Furthermore, inline editing and AJAX-driven content are elegant features.

Many long-term users here have a sentimental attachment to the old visual style. But friends, it's time to box up your bell bottoms and send them to the Salvation Army. This site's table-based layout is circa 1990's. For this forum, which is intended to demonstrate web mastery, to look haggard and frumpy sends a rather contradictory message.

Why are we discussing cutting-edge technology information inside an obsolete table-based layout, with deprecated <font> tags, <link> tags, element attributes, <center> tags, among others, and CGI (Common Gateway Interface, which puts a tremendous load on the server)?

Aesthetic appeal is extremely important. The Facebook model demonstrates this, yet maintains a minimalistic, utilitarian look & feel. I personally hate Facebook because of the frivolous and useless conversation that proliferates therein.

Why update the look & feel? Well, I decided to try out a new restaurant today. The food was tremendous, but the decorum was less than desirable. The furniture was mismatched, the color scheme was gaudy, and the service was confused and unorganized. I'll probably go back again, but there are several other, better restaurants which have the full package.

For someone to walk in off the street and see that crap hole of a restaurant, they might be tempted to turn around and walk out. Click the back button...quick!

Aesthetics are vital for the survival of a website in the new millennium. All of you seasoned webmasterworld veterans need to understand that the site owners want new visitors...and it isn't going to happen with lava lamps and shag carpet.


 3:25 pm on May 26, 2010 (gmt 0)

I agree that bells and whistles attract new customers, but the ones who stay don't usually care about the fancy stuff. I like how stripped-down this site is compared to others. Sure, the html behind it may be dated, but it works and looks the same in all browsers with no effort.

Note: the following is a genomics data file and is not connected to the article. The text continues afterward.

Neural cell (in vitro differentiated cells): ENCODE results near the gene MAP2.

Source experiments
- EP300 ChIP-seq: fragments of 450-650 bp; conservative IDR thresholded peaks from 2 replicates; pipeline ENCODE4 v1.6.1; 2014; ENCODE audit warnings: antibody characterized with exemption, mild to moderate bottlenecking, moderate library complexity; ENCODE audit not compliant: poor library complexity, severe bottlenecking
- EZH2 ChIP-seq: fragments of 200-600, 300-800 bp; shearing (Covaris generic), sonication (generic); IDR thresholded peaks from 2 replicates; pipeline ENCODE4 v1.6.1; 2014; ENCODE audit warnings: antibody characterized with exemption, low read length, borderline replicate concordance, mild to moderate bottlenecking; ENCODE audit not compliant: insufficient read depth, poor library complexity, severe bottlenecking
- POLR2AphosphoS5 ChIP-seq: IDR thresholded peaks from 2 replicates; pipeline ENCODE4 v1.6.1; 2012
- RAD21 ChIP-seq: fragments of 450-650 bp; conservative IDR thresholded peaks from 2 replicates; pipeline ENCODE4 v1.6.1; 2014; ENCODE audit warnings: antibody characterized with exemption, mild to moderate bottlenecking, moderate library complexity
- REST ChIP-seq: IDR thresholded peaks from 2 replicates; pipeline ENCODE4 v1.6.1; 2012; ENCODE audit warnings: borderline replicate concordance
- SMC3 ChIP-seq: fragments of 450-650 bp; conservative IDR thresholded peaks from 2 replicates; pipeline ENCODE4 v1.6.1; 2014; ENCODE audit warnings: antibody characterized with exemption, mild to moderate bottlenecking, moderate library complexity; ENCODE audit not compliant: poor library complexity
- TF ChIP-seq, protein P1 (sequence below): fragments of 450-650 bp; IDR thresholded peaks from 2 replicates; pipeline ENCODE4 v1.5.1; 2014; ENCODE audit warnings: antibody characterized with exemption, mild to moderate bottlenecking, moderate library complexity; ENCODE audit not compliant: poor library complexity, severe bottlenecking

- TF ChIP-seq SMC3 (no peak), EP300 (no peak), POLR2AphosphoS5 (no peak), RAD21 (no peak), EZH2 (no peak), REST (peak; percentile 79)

I'd say, sure make it prettier, but keep as much of the core functionality the same, if you can.


 4:05 pm on May 26, 2010 (gmt 0)

If it's not broken now, then it works. Don't fix it.

Keep the simplicity in navigation, look, and lightweight design.

I fully agree. If money is an issues, well, ads can't be avoided.


 4:28 pm on May 26, 2010 (gmt 0)

The problem with the "old wine" bias is that long-term users grow accustomed to features whether they work or not. The user interface can be completely deficient, yet the "old wine" bias kicks in, and they will prefer it.

Biases aside, research is the key. Human participant usability studies and surveys should be conducted.
Forum users should be surveyed and tested as well as guests who have never used webmasterworld.
This data would prove invaluable.
It would dissolve biases and prove that "Old Wine" is nothing more than "old whine"

I'm curious, what is a "bell" or "whistle"? I hear this term tossed around quite a bit by folks who want the old crusty interface.


 7:39 pm on May 26, 2010 (gmt 0)

Nice saying. If it ain't broke don't fix it. On the other hand, if something can be improved, improve it. That's what I spend most of my time on, improving things. That's what the redesign is all about, isn't it?


 7:57 pm on May 26, 2010 (gmt 0)

Right on dbell154, well said.

Glib clichés never have convinced me of anything.

I've been working for a user experience team for a major software company for years, and we encounter this sort of mindset often. But, since we're in the "strategy & planning" group, we influence the improvements of our products on many levels.

In many companies, the maiden voyage build, version 1.0.0 is always dearly loved...and dev teams cling to it like their beloved blanky or teddy bear. They fear change.

User interfaces should never be designed by users, developers or stakeholders. An objective user experience team with human factors psychology is the best unbiased way to move forward in the competitive world of software.


 8:00 pm on May 26, 2010 (gmt 0)